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Judicial Review of Democracy. Maintenance of Democracy as a Functionalist Mission in the Jurisprudence of the Constitutional Court of Kosovo

Judicial Review of Democracy. Maintenance of Democracy as a Functionalist Mission in the... AbstractUsing Kosovo and its constitutional jurisprudence as a case study, this paper discusses the role of constitutional courts as agents for implementing a democratic project on behalf of the sovereign as the principal. It discusses that role primarily from the point of view of the court’s functional intervention in improving the behaviour of the three branches of government. The paper begins by unveiling the historical development of constitutional justice, with as its focus the concept of new constitutionalism and the European/Kelsenian model encountered in Kosovo. It discusses too the theories of delegation of power, the contractual relationship, and trust between sovereigns and constitutional adjudicators in the context of subjects connected with this article. To present scenarios where the court manifests itself as a negative legislator, a positive legislator, and as an influencer of attitudes, the article includes convincing illustrations from both legal theory and case-law. http://www.deepdyve.com/assets/images/DeepDyve-Logo-lg.png Südosteuropa de Gruyter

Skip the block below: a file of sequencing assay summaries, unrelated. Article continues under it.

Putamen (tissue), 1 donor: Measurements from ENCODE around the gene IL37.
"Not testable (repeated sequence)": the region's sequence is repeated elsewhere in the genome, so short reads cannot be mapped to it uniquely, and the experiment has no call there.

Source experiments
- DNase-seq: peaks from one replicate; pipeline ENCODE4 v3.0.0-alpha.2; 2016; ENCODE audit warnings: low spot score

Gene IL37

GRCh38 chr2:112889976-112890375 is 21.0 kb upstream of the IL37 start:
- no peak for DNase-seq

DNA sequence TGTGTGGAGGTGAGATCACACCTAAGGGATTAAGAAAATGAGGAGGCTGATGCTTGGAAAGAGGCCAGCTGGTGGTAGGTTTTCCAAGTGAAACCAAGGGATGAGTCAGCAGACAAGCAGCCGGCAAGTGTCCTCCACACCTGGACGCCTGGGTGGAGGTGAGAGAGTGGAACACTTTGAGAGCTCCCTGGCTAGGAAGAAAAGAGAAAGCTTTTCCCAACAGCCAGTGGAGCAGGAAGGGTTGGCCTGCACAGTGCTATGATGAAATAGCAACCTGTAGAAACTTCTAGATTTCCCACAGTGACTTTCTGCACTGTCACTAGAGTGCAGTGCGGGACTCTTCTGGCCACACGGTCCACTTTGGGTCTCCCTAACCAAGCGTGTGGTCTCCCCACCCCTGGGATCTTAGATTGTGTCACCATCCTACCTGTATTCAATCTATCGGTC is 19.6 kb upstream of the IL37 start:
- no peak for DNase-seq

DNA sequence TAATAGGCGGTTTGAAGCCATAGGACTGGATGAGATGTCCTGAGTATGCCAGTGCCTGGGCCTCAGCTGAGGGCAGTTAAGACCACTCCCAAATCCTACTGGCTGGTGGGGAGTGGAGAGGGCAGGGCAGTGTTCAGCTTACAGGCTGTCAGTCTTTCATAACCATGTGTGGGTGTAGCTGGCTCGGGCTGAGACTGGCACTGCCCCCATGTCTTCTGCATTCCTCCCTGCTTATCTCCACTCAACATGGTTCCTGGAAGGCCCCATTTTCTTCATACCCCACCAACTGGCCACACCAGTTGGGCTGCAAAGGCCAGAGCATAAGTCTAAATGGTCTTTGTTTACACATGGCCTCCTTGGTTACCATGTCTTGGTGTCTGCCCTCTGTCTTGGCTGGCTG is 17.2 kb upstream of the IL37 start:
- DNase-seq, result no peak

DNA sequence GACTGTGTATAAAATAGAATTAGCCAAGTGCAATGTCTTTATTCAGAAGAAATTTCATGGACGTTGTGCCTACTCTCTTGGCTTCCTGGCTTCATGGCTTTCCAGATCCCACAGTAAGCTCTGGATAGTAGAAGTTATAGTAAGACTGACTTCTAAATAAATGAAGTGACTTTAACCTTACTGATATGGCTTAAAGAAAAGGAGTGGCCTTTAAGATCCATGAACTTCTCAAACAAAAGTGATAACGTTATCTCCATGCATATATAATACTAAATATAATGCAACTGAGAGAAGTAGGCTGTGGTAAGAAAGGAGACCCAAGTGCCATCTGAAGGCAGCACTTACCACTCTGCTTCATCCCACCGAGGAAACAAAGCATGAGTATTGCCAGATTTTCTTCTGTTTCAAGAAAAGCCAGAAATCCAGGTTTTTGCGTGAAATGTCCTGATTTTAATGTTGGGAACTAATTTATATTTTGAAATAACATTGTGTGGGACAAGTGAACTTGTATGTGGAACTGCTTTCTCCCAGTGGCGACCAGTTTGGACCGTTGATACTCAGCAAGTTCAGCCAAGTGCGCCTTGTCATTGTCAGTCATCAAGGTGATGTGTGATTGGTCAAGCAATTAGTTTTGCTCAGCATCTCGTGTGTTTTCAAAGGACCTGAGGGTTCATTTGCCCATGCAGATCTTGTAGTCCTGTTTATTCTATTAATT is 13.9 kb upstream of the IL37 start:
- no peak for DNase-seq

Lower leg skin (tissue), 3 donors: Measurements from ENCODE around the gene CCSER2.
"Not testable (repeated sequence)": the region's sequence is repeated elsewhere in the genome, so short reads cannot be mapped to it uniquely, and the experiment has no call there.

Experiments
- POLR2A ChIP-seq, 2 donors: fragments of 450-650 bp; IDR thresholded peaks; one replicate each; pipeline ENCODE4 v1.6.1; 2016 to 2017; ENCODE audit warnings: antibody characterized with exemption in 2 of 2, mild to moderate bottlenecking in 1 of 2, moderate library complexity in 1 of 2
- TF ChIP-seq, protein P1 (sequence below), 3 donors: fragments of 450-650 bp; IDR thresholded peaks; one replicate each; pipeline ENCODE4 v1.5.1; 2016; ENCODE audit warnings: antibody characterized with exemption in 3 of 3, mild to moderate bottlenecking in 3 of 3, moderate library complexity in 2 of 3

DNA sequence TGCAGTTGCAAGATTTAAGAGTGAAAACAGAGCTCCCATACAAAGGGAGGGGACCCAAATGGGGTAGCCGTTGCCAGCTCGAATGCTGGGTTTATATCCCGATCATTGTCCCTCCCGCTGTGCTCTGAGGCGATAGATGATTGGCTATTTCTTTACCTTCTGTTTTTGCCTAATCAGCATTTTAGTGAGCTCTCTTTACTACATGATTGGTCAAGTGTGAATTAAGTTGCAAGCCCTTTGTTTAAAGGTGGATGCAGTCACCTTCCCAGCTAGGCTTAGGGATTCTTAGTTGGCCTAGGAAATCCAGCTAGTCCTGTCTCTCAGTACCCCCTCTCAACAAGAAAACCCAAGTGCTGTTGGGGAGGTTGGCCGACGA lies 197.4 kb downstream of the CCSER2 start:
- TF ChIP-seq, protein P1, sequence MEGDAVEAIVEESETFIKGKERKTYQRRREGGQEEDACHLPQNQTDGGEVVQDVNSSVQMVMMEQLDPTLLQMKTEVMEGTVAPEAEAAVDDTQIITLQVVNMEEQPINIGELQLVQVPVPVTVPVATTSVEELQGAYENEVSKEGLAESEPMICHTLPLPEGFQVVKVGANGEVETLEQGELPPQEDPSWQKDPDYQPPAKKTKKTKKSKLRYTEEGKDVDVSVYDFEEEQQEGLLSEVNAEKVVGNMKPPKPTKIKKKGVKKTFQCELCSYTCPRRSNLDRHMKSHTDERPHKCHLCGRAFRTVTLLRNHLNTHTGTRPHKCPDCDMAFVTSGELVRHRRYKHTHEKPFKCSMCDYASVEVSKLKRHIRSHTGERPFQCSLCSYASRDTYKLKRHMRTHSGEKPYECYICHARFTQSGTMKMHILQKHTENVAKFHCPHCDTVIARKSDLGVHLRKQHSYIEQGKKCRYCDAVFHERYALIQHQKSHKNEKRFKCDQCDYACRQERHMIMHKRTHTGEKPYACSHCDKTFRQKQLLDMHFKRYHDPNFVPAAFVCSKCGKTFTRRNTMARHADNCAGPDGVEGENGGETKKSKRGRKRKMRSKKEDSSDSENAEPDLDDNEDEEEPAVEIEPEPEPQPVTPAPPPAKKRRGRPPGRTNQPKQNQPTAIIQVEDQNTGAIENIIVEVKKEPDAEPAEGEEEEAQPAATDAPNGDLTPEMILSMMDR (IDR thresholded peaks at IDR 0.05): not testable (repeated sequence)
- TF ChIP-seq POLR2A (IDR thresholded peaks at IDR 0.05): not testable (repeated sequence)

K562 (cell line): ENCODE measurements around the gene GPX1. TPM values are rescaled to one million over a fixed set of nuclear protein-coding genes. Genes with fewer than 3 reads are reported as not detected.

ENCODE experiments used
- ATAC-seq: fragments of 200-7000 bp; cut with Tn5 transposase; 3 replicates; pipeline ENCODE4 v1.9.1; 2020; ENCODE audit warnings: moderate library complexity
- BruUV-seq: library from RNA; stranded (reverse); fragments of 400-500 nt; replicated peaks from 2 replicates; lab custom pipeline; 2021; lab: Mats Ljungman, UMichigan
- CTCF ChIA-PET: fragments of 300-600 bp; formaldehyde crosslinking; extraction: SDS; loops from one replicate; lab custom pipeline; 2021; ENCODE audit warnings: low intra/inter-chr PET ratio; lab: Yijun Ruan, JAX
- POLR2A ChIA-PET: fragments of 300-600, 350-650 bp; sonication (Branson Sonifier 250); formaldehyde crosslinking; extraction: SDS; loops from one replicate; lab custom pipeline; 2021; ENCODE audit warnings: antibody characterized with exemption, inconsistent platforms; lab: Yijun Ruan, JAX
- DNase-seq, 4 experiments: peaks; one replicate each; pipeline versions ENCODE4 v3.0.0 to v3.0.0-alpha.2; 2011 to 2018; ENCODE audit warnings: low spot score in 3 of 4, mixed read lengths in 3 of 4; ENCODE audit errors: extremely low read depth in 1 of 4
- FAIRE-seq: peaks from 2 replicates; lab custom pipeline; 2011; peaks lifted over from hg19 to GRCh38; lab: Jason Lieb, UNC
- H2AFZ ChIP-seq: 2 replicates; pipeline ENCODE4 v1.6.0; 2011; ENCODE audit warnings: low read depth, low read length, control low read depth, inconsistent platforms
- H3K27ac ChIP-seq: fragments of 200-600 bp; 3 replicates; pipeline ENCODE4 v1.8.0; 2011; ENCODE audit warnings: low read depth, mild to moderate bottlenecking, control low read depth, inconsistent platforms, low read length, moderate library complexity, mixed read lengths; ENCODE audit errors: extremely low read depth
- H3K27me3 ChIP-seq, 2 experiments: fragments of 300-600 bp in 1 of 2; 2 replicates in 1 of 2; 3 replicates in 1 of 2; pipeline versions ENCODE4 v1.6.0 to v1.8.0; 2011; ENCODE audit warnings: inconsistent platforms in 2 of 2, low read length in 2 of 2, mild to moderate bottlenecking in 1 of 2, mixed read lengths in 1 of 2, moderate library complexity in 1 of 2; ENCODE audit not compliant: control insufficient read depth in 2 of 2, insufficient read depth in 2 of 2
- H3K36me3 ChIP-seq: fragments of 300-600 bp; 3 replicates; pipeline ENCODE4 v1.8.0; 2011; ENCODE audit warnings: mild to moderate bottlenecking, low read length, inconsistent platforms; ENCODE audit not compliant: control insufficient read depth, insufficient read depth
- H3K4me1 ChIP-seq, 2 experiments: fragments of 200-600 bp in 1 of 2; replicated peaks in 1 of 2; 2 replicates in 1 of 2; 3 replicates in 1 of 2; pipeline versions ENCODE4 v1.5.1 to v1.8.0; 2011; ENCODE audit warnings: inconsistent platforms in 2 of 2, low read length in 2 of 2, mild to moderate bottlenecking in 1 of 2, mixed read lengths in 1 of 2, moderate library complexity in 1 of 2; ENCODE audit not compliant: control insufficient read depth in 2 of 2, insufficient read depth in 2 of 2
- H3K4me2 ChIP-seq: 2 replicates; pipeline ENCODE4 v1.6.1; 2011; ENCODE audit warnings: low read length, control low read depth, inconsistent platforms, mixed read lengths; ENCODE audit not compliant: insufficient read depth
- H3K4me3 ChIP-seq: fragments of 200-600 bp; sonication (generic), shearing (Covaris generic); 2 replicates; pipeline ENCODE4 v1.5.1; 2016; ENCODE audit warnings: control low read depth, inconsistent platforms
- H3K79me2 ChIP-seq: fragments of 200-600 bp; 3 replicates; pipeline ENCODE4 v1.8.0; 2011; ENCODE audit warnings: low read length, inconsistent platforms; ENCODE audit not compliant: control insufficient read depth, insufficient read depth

Judicial Review of Democracy. Maintenance of Democracy as a Functionalist Mission in the Jurisprudence of the Constitutional Court of Kosovo

Südosteuropa , Volume 68 (4): 24 – Dec 16, 2020

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Publisher
de Gruyter
Copyright
© 2020 Walter de Gruyter GmbH, Berlin/Boston
ISSN
0722-480X
eISSN
2364-933X
DOI
10.1515/soeu-2020-0036
Publisher site
See Article on Publisher Site

Abstract

AbstractUsing Kosovo and its constitutional jurisprudence as a case study, this paper discusses the role of constitutional courts as agents for implementing a democratic project on behalf of the sovereign as the principal. It discusses that role primarily from the point of view of the court’s functional intervention in improving the behaviour of the three branches of government. The paper begins by unveiling the historical development of constitutional justice, with as its focus the concept of new constitutionalism and the European/Kelsenian model encountered in Kosovo. It discusses too the theories of delegation of power, the contractual relationship, and trust between sovereigns and constitutional adjudicators in the context of subjects connected with this article. To present scenarios where the court manifests itself as a negative legislator, a positive legislator, and as an influencer of attitudes, the article includes convincing illustrations from both legal theory and case-law.

Journal

Südosteuropade Gruyter

Published: Dec 16, 2020

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